Paralympic Games
7-18 September

Stilwell ready to roll on to Rio 2016

Canadian Paralympic champion wheelchair racer Michelle Stilwell has noted she will be back for Rio 2016 at age 42. 11 Oct 2012
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Michelle Stilwell

Michelle Stilwell celebrates winning gold in the 200m T52 event at London 2012.

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“In many ways, I feel these Games had me almost reaching the peak of my career. I am not quite there and there are still things I want to achieve. I know I have it in me to give even more.”

Four-time Paralympic champion Michelle Stilwell has announced she will be back for the Rio 2016 Paralympic Games.

The 38-year-old Canadian wheelchair racer, who repeated as Paralympic champion in the 200m T52 and took silver in the 100m T52 at London 2012, noted the Rio 2016 presentation at the Closing Ceremony influenced her decision and was actually the most memorable moment of the Games for her.

“This was my favourite moment because until that point I was not 100 per cent sure of what my future would hold for my athletic career,” Stilwell said.

“The closing ceremonies solidified a newfound passion for the Games and all that sport brings to our lives. I left more inspired than ever to train harder and prove I can go faster.”

Stilwell now has three Paralympic golds and a silver in her pocket in athletics, and she remains the world-record holder in the 100m, 200m and 400m. distances.

More than 12 years afterremoved from winning her first Paralympic title as a member of Canada’s wheelchair basketball team at the Sydney 2000 Games, Stilwell recently answered everyone’s questions about retirement.

“In many ways, I feel these Games had me almost reaching the peak of my career,” Stilwell said. “I am not quite there and there are still things I want to achieve. I know I have it in me to give even more.”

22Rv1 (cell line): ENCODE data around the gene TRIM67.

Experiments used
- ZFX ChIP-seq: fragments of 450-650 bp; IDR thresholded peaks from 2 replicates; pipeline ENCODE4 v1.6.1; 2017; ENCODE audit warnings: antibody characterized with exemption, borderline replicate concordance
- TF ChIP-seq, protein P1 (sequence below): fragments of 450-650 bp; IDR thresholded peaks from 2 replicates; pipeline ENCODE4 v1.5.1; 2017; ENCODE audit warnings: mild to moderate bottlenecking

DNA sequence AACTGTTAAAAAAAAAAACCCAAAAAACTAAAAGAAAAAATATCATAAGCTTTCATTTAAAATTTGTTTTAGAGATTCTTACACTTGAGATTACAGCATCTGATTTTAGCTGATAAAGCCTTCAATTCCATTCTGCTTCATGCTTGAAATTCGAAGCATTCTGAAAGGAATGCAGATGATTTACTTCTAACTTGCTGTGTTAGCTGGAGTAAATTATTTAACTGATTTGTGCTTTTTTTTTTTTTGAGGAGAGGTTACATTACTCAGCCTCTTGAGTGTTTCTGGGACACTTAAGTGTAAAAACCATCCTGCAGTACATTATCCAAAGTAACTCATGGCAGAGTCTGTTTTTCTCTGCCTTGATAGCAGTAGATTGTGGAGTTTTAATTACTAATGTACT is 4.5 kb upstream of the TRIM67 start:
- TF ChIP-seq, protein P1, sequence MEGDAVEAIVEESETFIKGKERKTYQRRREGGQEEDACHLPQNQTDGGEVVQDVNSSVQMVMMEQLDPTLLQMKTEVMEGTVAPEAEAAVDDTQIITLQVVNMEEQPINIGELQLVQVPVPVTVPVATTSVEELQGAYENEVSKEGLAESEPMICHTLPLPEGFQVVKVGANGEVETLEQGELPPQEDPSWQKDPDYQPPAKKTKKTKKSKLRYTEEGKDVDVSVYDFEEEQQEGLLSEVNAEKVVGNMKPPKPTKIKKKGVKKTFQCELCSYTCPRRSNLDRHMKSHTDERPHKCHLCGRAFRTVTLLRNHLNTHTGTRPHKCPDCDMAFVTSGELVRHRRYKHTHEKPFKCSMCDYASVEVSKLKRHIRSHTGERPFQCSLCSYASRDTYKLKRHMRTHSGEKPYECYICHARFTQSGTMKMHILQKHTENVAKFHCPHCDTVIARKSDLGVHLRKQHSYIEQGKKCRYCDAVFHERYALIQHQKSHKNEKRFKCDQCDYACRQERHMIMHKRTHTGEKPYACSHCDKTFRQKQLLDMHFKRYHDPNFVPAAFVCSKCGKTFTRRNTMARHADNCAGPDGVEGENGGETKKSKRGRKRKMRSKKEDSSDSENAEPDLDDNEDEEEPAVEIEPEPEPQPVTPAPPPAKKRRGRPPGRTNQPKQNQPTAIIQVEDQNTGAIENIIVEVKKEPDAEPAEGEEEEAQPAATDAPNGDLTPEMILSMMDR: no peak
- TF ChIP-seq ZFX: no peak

Stilwell will be 42 in Rio.

But since when has anything stopped her?

The one exerting the largest expectations on Stilwell leading up to London 2012 was herself, and she said she has learned how to deal with stress and how to focus at key moments in that process and will carry that over to her daily life and training in the next four years.

Returning home to Canada last month gave Stilwell even more reason to continue her career.

“The return home has been more than I could have ever expected or anticipated,” Stilwell said.

“From a tour in the East of our country visiting schools and hospitals, to being awarded the Queen’s Diamond Jubilee medal by our Prime Minister, to thousands of people coming out to our Olympic and Paralympic Heroes parade in Toronto. Closer to home, I have been awarded the first ever key to the city of Parksville.”

In the lead-up to Rio 2016, the 2013 IPC Athletics World Championships in Lyon, France and the 2015 Parapan American Games in Toronto, Canada could both draw major attention to Stilwell.

But in the meantime, she is just enjoying the moment and the aftermath of London 2012.

“I could not be happier to have taken part in a Games that could have forever changed the way the Paralympics are perceived,” Stilwell said.

“The results were not my best ever but the experience itself is something I will cherish forever.”

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